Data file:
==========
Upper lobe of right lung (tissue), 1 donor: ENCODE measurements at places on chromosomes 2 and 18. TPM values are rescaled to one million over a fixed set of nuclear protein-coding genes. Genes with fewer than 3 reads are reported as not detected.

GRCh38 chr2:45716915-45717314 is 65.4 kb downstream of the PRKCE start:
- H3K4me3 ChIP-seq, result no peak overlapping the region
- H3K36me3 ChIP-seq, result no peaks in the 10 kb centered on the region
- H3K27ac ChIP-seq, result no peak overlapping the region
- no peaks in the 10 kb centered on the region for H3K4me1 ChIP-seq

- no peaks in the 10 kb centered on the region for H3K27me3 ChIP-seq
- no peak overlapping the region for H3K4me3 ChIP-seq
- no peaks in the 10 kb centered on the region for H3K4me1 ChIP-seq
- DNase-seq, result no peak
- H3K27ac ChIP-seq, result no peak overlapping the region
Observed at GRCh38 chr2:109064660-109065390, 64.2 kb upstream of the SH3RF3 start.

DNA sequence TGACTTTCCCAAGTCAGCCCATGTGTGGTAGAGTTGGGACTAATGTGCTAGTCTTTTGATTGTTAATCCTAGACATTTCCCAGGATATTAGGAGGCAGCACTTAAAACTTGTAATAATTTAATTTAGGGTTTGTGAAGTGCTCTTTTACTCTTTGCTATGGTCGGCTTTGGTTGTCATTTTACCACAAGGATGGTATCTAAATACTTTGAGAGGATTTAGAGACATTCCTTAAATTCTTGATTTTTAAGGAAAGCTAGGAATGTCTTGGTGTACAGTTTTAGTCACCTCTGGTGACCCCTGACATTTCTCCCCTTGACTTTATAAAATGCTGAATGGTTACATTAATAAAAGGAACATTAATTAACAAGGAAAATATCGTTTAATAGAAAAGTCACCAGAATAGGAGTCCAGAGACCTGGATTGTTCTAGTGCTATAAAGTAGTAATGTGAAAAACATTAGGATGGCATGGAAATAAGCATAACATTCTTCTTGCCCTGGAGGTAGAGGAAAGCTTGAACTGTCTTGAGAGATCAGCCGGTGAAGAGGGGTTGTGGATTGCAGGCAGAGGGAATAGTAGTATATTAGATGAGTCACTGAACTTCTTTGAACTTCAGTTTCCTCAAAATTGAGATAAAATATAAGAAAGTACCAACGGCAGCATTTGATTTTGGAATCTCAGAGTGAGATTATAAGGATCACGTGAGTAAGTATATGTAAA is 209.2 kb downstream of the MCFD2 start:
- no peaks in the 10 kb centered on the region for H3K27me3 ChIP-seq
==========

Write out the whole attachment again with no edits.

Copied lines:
Upper lobe of right lung (tissue), 1 donor: ENCODE measurements at places on chromosomes 2 and 18. TPM values are rescaled to one million over a fixed set of nuclear protein-coding genes. Genes with fewer than 3 reads are reported as not detected.

GRCh38 chr2:45716915-45717314 is 65.4 kb downstream of the PRKCE start:
- H3K4me3 ChIP-seq, result no peak overlapping the region
- H3K36me3 ChIP-seq, result no peaks in the 10 kb centered on the region
- H3K27ac ChIP-seq, result no peak overlapping the region
- no peaks in the 10 kb centered on the region for H3K4me1 ChIP-seq

- no peaks in the 10 kb centered on the region for H3K27me3 ChIP-seq
- no peak overlapping the region for H3K4me3 ChIP-seq
- no peaks in the 10 kb centered on the region for H3K4me1 ChIP-seq
- DNase-seq, result no peak
- H3K27ac ChIP-seq, result no peak overlapping the region
Observed at GRCh38 chr2:109064660-109065390, 64.2 kb upstream of the SH3RF3 start.

DNA sequence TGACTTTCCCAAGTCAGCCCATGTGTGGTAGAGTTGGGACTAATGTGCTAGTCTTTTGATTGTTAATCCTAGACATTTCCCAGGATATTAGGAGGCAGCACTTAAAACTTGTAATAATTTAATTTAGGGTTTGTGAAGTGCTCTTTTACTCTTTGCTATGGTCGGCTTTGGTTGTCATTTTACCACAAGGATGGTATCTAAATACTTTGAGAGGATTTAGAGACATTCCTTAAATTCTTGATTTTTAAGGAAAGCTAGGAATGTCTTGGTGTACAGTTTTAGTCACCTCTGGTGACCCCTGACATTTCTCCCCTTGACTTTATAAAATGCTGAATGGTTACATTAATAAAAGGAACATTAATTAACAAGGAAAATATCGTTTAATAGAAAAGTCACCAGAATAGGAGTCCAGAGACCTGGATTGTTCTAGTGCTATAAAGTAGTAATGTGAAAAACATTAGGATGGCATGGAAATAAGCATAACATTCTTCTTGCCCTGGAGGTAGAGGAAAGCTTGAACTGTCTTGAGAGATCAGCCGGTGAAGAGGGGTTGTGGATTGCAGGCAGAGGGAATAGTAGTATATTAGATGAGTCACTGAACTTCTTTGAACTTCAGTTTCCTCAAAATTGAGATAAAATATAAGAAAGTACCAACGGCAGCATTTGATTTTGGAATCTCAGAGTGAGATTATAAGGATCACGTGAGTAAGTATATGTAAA is 209.2 kb downstream of the MCFD2 start:
- no peaks in the 10 kb centered on the region for H3K27me3 ChIP-seq